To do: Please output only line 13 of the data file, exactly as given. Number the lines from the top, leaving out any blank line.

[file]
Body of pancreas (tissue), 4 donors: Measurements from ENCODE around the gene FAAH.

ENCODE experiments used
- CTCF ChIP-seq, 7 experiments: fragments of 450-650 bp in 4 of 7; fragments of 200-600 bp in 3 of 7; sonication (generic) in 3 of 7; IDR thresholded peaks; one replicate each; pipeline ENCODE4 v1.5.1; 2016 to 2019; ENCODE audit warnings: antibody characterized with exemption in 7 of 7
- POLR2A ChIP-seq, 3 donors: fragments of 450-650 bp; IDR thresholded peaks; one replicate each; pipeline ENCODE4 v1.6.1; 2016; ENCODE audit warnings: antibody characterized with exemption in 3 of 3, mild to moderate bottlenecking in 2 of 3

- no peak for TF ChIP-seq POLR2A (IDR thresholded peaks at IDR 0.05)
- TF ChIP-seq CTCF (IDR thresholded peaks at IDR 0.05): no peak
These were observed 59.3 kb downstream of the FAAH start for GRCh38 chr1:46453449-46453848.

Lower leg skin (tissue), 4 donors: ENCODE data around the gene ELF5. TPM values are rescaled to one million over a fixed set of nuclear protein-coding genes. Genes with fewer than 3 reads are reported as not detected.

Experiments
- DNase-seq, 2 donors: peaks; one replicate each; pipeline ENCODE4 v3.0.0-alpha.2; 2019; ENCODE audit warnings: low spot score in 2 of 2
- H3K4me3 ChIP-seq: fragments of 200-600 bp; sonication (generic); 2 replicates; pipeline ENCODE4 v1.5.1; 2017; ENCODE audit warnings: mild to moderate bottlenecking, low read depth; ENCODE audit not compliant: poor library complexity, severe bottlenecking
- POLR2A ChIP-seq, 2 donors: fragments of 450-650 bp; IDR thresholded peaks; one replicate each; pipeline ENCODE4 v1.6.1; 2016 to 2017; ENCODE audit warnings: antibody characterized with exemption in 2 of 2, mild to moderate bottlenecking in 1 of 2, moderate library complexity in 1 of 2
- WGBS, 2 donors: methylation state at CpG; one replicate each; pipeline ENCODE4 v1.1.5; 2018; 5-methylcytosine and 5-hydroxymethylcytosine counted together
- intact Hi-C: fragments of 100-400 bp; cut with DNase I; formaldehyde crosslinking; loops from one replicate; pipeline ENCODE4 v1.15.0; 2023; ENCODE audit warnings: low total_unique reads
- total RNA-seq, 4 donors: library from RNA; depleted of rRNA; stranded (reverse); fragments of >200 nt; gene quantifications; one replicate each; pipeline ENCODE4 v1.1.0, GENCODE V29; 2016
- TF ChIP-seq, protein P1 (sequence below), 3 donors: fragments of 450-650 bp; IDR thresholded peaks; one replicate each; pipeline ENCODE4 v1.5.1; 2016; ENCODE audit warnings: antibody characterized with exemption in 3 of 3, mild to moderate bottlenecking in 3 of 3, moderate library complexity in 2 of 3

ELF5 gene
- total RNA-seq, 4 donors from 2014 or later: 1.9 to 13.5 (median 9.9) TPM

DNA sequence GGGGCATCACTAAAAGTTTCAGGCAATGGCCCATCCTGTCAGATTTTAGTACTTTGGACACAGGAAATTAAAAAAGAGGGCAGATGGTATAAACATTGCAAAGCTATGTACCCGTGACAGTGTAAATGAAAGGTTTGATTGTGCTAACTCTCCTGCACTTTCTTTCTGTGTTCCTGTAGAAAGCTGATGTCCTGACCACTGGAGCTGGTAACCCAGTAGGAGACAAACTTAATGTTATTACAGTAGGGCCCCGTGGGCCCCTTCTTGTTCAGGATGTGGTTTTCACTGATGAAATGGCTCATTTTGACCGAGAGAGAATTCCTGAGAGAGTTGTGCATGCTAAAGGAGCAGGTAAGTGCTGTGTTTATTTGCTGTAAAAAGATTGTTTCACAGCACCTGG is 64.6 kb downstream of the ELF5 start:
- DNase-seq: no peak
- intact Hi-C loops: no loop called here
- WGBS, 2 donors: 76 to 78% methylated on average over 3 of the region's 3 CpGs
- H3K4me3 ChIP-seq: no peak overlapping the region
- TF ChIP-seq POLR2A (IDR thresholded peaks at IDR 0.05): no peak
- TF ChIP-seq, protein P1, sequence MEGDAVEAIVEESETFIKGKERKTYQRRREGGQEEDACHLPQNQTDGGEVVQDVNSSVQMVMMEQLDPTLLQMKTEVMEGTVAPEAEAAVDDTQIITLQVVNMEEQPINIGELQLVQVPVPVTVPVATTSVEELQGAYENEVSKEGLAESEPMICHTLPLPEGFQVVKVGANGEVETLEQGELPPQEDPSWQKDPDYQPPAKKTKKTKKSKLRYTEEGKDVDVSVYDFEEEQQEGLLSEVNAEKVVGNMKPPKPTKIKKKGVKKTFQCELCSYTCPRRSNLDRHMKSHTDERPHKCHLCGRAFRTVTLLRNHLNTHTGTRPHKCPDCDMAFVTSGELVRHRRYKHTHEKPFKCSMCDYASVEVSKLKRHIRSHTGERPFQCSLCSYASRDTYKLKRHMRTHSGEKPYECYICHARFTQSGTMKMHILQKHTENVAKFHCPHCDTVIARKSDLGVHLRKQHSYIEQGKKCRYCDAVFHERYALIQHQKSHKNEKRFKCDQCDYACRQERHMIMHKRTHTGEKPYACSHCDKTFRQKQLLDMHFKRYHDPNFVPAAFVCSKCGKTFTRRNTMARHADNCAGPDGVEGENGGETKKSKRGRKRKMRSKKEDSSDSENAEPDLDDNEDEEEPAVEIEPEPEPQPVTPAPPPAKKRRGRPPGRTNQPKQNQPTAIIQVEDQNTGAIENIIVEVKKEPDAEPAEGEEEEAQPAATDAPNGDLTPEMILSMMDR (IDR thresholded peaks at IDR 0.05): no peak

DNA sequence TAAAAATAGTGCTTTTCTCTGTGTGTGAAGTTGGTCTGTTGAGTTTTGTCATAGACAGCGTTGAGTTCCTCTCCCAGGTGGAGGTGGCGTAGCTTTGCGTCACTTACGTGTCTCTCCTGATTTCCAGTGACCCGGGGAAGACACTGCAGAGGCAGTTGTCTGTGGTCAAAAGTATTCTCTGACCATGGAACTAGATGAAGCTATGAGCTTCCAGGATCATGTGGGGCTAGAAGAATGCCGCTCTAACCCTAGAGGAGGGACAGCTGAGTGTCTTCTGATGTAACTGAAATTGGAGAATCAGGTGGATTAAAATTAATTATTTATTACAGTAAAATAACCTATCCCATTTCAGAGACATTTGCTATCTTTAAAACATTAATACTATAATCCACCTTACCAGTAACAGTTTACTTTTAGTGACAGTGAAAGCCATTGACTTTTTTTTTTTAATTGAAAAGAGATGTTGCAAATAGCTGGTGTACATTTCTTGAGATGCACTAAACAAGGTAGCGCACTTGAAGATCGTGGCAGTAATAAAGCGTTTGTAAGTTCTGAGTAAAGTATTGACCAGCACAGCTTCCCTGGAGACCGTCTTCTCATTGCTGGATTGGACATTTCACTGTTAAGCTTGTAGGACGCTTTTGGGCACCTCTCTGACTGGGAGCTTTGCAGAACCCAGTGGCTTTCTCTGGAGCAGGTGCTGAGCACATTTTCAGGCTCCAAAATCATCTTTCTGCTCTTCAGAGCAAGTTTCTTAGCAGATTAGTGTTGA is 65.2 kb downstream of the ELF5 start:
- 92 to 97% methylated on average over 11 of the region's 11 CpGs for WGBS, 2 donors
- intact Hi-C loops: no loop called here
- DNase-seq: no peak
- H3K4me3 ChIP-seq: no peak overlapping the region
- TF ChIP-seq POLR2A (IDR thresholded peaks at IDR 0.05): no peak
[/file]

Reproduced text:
- WGBS, 2 donors: methylation state at CpG; one replicate each; pipeline ENCODE4 v1.1.5; 2018; 5-methylcytosine and 5-hydroxymethylcytosine counted together